The Scotts may still be getting their toes wet in the world of ‘land’ proteins, but they’re honing their craft the same way they turned thousands of Vestavians into fish fiends—by making it approachable. “People are afraid of it! We hear many say, ‘Oh I don’t cook seafood because I don’t know how. I go out to eat it.’ So we’ve broadened locals’ knowledge of seafood. That’s what we like to do,” Pam explains.

Any day someone with zero seafood experience could walk into Snapper Grabbers and confidently prepare a perfectly seared fish filet later at home—no Googling necessary. At Snapper Grabbers, the chefs aren’t stingy with their secrets. Chef de Cuisine and wine aficionado Tim Hughes, formerly of Hot & Hot Fish Club, has more than 16 years of knowledge he’s more than happy to pass on. “He’ll get a call from someone who’s making a certain dish or needs help with a wine pairing, and he’ll spend 45 minutes with a customer. He puts a lot into it,” Pam says.

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Contrary to its original namesake, Snapper Grabbers now operates at a level beyond a simple ‘grab-n-go’ fish market. Café, meat, seafood, wine—customers can, and do, get it all at this one-stop shop.

The couple’s top-selling concoction is the result of a grueling labor of love, perfected over the course of 30 years. Enter Kent’s “Almost Famous” gumbo. Folks from Louisiana may hate to admit it, but Kent’s gumbo is just as good as any they’ve had back home. “He’ll be here at 5:30 a.m. until the evening. It’s rare that we haven’t sold out. He’s established a little following,” Pam says, smiling.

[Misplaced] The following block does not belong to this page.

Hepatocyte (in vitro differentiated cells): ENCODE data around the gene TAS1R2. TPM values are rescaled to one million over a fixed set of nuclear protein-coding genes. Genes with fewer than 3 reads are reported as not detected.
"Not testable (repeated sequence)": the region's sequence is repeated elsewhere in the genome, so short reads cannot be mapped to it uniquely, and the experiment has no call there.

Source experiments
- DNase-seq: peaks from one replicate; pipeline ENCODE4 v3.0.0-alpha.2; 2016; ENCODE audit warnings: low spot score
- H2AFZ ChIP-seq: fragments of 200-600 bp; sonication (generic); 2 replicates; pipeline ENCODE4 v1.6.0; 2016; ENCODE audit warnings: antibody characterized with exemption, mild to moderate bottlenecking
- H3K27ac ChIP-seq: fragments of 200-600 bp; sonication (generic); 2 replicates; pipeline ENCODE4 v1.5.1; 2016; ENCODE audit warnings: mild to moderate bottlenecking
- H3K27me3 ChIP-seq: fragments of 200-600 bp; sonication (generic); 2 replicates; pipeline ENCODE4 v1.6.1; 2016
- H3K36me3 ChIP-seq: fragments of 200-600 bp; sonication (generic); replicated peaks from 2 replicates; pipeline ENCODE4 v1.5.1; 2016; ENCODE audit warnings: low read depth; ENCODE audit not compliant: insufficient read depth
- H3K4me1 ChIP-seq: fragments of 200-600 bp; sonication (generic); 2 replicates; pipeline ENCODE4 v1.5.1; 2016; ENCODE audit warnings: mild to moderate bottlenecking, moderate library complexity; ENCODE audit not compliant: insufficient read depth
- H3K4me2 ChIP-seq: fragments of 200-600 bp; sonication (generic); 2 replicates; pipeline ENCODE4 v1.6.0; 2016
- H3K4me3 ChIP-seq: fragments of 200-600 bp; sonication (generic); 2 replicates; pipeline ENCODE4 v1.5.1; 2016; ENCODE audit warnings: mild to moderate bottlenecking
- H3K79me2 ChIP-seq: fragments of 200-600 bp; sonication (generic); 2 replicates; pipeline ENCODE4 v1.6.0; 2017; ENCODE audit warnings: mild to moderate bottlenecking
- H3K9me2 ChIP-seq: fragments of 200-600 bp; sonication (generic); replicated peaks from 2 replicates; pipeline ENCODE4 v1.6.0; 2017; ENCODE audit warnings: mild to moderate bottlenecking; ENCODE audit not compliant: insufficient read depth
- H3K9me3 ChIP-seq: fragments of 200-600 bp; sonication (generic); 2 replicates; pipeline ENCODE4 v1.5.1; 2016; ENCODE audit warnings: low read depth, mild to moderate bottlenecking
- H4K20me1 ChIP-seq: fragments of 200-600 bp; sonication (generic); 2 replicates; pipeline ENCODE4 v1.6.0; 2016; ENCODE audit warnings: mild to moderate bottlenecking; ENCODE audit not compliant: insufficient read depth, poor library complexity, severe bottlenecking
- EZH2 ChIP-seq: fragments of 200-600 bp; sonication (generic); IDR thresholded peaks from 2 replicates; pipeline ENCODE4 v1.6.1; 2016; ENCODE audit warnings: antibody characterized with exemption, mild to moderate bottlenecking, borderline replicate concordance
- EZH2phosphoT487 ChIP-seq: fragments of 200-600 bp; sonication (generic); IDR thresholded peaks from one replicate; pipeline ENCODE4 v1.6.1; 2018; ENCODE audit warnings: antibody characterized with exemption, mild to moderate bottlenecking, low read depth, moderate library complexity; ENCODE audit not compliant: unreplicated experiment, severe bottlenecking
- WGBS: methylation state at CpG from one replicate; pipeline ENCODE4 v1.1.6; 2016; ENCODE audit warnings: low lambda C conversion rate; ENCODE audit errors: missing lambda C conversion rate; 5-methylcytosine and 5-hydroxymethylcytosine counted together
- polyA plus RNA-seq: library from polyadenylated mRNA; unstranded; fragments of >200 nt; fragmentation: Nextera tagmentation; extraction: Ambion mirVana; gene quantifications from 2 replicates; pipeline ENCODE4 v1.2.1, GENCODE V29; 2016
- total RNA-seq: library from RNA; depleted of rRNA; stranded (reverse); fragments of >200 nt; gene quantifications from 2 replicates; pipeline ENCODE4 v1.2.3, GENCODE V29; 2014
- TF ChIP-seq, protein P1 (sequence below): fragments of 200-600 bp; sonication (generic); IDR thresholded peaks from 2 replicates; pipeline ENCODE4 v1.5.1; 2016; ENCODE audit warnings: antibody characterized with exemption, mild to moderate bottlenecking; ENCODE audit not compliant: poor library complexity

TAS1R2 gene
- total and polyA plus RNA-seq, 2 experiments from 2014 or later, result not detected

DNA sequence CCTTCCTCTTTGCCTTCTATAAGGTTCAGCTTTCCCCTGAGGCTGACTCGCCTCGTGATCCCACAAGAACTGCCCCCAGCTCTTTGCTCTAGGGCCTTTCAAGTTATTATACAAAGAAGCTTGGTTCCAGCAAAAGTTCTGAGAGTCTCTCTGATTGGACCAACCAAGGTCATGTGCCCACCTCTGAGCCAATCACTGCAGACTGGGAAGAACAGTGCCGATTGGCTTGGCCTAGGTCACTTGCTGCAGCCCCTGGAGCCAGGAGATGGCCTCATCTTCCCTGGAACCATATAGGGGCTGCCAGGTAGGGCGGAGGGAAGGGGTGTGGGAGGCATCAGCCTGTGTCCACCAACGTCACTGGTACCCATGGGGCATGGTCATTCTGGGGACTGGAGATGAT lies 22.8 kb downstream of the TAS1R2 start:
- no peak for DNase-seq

Still, the Scotts are planning to introduce more grab-n-go prepared items, as customers rave over the shrimp salad and various smoked fish dips. “We have people who come here to buy seafood, and carry it to the beach with them. That amazes me. It’s the highest compliment, that someone would buy our seafood and take it back to where it came from.”

To the many calling for a Snapper Grabbers 2, Pam says, hold your seahorses. “Unless my husband could clone himself, he would probably never consider opening a second location, because he is so hands-on. He rarely leaves.”

The shop also functions like a second home for Snapper Grabbers regulars, who will inadvertently hook up with family and friends while stocking up on seafood. “Sometimes it can feel like a huge homecoming because surprise reunions are always happening. It’s just a fun business. We love our customers, and they seem to love us. We really try to cater to them and help them enjoy good food,” Pam says.

These loyal customers know they’re the luckiest landlocked seafoodies around, because when it comes to enjoying fresh-caught fish in town, there’s no catch.

Fishing for Something to do?

Snapper Grabbers offers more than just a market and menu.

Cooking Classes – Prepare and enjoy a three-course meal with the help of Chef Tim and a local sommelier.

Wine Walkabouts – Treat your palate to small plates and boutique wine pairings at various culinary stations

Customized In-house Events- Shoot the team a message and they’ll cook up something just for you. They can hold more than 25 people.

Café Menu Preview

  • “Almost Famous Seafood Gumbo” – Kent’s labor of love
  • Butcher Burger – made from scraps of high end meat
  • Shrimp Tacos – grilled Gulf shrimp, served Mexican style
  • Blackened Shrimp Salad –Full of Gulf coast shrimp and local organic greens
  • The Daily Hook – flat-top grilled fish of the day, served on a brioche bun